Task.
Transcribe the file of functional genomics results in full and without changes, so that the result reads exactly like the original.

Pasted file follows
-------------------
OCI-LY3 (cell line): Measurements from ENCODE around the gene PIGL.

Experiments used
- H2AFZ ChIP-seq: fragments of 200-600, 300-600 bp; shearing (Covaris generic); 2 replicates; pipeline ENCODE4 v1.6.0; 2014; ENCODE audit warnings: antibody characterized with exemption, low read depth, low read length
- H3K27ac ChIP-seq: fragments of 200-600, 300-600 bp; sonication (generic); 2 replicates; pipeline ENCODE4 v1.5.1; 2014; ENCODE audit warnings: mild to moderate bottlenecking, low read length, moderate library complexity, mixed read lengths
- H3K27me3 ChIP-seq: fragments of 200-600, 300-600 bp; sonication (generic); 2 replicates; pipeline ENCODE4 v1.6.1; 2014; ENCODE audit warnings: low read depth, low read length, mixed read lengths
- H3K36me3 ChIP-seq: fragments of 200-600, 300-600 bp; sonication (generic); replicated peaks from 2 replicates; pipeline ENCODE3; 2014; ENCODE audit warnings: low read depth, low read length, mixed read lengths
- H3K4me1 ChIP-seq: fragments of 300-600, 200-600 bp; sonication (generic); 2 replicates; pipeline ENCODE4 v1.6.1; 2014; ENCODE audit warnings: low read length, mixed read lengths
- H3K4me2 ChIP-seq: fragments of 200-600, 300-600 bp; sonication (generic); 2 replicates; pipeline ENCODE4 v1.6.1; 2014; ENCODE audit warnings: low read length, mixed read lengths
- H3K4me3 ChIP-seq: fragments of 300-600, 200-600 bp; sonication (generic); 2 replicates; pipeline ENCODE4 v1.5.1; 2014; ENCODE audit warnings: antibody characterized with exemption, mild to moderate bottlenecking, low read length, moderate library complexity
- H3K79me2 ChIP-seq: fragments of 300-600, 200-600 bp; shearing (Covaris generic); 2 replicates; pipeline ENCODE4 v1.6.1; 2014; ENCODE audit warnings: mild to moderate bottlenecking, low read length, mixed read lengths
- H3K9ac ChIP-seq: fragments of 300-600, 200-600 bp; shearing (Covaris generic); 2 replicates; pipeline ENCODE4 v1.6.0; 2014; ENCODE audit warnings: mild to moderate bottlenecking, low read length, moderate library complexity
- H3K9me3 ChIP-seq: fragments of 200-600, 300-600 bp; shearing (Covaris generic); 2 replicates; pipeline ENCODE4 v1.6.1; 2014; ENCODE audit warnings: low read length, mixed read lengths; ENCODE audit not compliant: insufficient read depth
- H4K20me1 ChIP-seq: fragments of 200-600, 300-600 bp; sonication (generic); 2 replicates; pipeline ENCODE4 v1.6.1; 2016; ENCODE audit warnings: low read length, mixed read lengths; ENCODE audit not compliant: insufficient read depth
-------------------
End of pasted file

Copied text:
OCI-LY3 (cell line): Measurements from ENCODE around the gene PIGL.

Experiments used
- H2AFZ ChIP-seq: fragments of 200-600, 300-600 bp; shearing (Covaris generic); 2 replicates; pipeline ENCODE4 v1.6.0; 2014; ENCODE audit warnings: antibody characterized with exemption, low read depth, low read length
- H3K27ac ChIP-seq: fragments of 200-600, 300-600 bp; sonication (generic); 2 replicates; pipeline ENCODE4 v1.5.1; 2014; ENCODE audit warnings: mild to moderate bottlenecking, low read length, moderate library complexity, mixed read lengths
- H3K27me3 ChIP-seq: fragments of 200-600, 300-600 bp; sonication (generic); 2 replicates; pipeline ENCODE4 v1.6.1; 2014; ENCODE audit warnings: low read depth, low read length, mixed read lengths
- H3K36me3 ChIP-seq: fragments of 200-600, 300-600 bp; sonication (generic); replicated peaks from 2 replicates; pipeline ENCODE3; 2014; ENCODE audit warnings: low read depth, low read length, mixed read lengths
- H3K4me1 ChIP-seq: fragments of 300-600, 200-600 bp; sonication (generic); 2 replicates; pipeline ENCODE4 v1.6.1; 2014; ENCODE audit warnings: low read length, mixed read lengths
- H3K4me2 ChIP-seq: fragments of 200-600, 300-600 bp; sonication (generic); 2 replicates; pipeline ENCODE4 v1.6.1; 2014; ENCODE audit warnings: low read length, mixed read lengths
- H3K4me3 ChIP-seq: fragments of 300-600, 200-600 bp; sonication (generic); 2 replicates; pipeline ENCODE4 v1.5.1; 2014; ENCODE audit warnings: antibody characterized with exemption, mild to moderate bottlenecking, low read length, moderate library complexity
- H3K79me2 ChIP-seq: fragments of 300-600, 200-600 bp; shearing (Covaris generic); 2 replicates; pipeline ENCODE4 v1.6.1; 2014; ENCODE audit warnings: mild to moderate bottlenecking, low read length, mixed read lengths
- H3K9ac ChIP-seq: fragments of 300-600, 200-600 bp; shearing (Covaris generic); 2 replicates; pipeline ENCODE4 v1.6.0; 2014; ENCODE audit warnings: mild to moderate bottlenecking, low read length, moderate library complexity
- H3K9me3 ChIP-seq: fragments of 200-600, 300-600 bp; shearing (Covaris generic); 2 replicates; pipeline ENCODE4 v1.6.1; 2014; ENCODE audit warnings: low read length, mixed read lengths; ENCODE audit not compliant: insufficient read depth
- H4K20me1 ChIP-seq: fragments of 200-600, 300-600 bp; sonication (generic); 2 replicates; pipeline ENCODE4 v1.6.1; 2016; ENCODE audit warnings: low read length, mixed read lengths; ENCODE audit not compliant: insufficient read depth